AM: I wouldn’t put it like that. I think we just don’t like communicating! We’re just not very good at talking sometimes. But there is certainly something that happens with us. About 10 years ago, I was asked to do music for a film, but I’m not really a musician and it sounded like something that would work well with me and Malcolm. We did a few tunes and it just sounded like Arab Strap so we abandoned it because that’s what we didn’t want. We didn’t want to reform the band, we didn’t want to make an Arab Strap record. We wanted to do something together that was completely different, but it seems we just can’t. Whatever we do always ends up a certain way. We don’t listen to much of the same music, so I think the Arab Strap sound is the middle tension of two alpha males fighting with each other silently, trying to get what they want.
You mentioned this album sounding different. One thing that sticks out to me is your singing, which is lower and a bit more spoken. Is that something you’re cognizant of?
AM: Not especially, I just do what comes naturally. That’s just the way it’s developed over the years; my voice has gotten deeper. There are a few Arab Strap songs that I struggle to sing because I can’t really do that high voice anymore, and when I listen to them, I can’t believe I even attempted it. It sounds fucking ridiculous quite a lot of the time. But no, I think as I’ve got on, I’ve learned more about where I’m comfortable and understand what keys a song can be in. If a song’s in the right key, it gives me more room to play with, whereas if I’m struggling with a strange key, the only option is to do spoken word. I like to have options now, whereas before I was just winging it.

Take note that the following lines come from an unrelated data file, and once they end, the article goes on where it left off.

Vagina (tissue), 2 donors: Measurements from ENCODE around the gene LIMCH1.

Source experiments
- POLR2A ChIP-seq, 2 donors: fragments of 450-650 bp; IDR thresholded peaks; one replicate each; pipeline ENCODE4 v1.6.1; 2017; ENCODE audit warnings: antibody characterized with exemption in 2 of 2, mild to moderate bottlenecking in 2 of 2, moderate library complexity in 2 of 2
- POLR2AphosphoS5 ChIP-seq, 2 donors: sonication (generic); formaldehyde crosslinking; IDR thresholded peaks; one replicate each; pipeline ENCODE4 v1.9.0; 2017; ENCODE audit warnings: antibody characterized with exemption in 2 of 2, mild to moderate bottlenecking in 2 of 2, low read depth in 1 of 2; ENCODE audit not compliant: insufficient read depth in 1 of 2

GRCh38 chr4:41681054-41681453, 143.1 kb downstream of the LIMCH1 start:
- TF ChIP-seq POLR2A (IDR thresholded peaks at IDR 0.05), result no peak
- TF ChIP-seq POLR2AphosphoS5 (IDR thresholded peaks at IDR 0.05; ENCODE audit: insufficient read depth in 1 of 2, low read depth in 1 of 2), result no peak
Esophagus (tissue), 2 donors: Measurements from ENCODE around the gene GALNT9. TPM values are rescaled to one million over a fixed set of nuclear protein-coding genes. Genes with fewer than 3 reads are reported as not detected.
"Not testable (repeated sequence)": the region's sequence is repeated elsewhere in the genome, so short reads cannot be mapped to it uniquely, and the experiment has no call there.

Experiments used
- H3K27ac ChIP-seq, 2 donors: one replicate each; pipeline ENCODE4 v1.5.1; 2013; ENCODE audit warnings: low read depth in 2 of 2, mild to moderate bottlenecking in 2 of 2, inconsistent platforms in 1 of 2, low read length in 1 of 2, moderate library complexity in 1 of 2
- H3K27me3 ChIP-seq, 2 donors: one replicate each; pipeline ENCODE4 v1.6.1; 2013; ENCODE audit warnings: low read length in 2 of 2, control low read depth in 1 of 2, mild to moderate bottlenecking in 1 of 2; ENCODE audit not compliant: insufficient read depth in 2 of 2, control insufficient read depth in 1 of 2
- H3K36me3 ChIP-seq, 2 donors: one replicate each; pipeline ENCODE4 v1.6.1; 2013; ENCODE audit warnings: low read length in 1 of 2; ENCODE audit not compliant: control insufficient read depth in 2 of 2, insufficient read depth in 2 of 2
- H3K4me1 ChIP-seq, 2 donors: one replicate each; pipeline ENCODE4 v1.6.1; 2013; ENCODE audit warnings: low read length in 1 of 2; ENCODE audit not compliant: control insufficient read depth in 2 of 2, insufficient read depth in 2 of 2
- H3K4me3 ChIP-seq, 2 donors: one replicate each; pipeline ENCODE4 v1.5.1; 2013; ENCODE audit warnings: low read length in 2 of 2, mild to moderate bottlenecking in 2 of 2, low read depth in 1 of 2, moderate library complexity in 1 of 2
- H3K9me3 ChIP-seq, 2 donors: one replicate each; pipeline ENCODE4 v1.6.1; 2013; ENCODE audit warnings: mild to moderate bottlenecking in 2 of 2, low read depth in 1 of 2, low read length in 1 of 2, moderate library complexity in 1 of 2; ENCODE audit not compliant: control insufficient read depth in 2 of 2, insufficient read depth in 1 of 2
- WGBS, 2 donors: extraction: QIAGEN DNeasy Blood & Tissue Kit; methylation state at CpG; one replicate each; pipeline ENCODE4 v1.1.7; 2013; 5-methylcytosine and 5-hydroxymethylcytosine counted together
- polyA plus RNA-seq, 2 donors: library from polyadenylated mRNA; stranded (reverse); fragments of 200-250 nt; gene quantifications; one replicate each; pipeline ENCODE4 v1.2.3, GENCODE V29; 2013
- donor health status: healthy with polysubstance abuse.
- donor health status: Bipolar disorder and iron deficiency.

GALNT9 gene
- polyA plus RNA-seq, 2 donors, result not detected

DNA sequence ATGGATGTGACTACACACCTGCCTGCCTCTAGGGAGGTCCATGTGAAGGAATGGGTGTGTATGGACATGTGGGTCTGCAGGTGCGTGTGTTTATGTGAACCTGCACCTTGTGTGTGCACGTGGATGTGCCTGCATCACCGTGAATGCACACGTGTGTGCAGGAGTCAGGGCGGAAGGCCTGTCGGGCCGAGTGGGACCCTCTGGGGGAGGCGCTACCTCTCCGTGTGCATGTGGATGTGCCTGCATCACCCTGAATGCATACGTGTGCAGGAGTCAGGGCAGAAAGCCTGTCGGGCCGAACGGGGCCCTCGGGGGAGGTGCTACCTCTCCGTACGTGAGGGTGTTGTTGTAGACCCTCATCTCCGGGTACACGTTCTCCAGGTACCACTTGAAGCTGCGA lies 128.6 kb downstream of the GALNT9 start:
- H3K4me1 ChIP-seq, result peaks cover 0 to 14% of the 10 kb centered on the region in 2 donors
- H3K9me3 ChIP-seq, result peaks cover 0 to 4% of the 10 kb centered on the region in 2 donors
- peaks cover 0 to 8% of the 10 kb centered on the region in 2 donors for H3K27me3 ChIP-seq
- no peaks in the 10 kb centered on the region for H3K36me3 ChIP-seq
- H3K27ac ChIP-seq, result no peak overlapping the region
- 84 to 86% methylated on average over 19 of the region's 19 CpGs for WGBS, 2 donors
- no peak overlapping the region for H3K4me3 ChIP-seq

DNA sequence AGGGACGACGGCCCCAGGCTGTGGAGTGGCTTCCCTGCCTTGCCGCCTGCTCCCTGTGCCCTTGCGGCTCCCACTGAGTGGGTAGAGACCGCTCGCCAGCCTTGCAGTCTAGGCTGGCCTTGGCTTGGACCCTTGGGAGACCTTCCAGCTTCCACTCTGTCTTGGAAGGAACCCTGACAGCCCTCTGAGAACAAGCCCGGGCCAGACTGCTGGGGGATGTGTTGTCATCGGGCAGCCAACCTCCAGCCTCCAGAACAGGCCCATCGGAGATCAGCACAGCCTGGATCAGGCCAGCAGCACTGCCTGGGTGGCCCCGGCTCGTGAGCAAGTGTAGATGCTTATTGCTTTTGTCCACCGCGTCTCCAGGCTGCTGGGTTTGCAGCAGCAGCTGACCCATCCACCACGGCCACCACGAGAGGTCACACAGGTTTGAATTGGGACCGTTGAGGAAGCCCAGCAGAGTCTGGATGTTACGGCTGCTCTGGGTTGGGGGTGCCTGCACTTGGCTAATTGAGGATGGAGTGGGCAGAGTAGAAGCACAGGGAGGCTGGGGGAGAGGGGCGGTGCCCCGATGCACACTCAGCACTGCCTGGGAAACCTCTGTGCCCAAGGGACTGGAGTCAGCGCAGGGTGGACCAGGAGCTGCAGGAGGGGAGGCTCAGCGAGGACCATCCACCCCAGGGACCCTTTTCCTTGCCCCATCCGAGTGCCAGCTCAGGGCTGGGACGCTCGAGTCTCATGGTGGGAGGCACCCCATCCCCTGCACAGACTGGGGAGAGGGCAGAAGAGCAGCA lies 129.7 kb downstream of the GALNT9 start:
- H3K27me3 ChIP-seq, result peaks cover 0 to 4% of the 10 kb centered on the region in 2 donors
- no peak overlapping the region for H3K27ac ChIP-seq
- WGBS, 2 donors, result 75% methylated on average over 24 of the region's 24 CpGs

Did you even know what a key was when you started out?
AM: No, and I think Malcolm still doesn’t know! I can work it out if I know what the first piano chord is, but I struggle with it as well. I often use one of the deejay apps that tells you what key a song is in.
I get the impression that the band wasn’t completely serious when you started…
AM: Aye, definitely.
Did you think there was any chance that you’d be doing this so many years later?
AM: Not at all. Before Malcolm and I got together, I was making tapes for friends. That’s what the first Arab Strap is about: our close circle of friends in Falkirk. I had no idea that anyone would listen to it outside of Scotland. I thought we’d make one record and that would be it. The only thing I ever wanted to achieve was a John Peel session, and it turned out that was the first thing we did. Our first ever gig was broadcast by John Peel. I thought it was over then, to be honest. It’s amazing. I didn’t expect to be working in music 25 years later. I’m very grateful.
Speaking of those old songs, “The First Big Weekend” still seems like a kind of anomaly. Is it odd that that’s still probably the song you’re most well known for?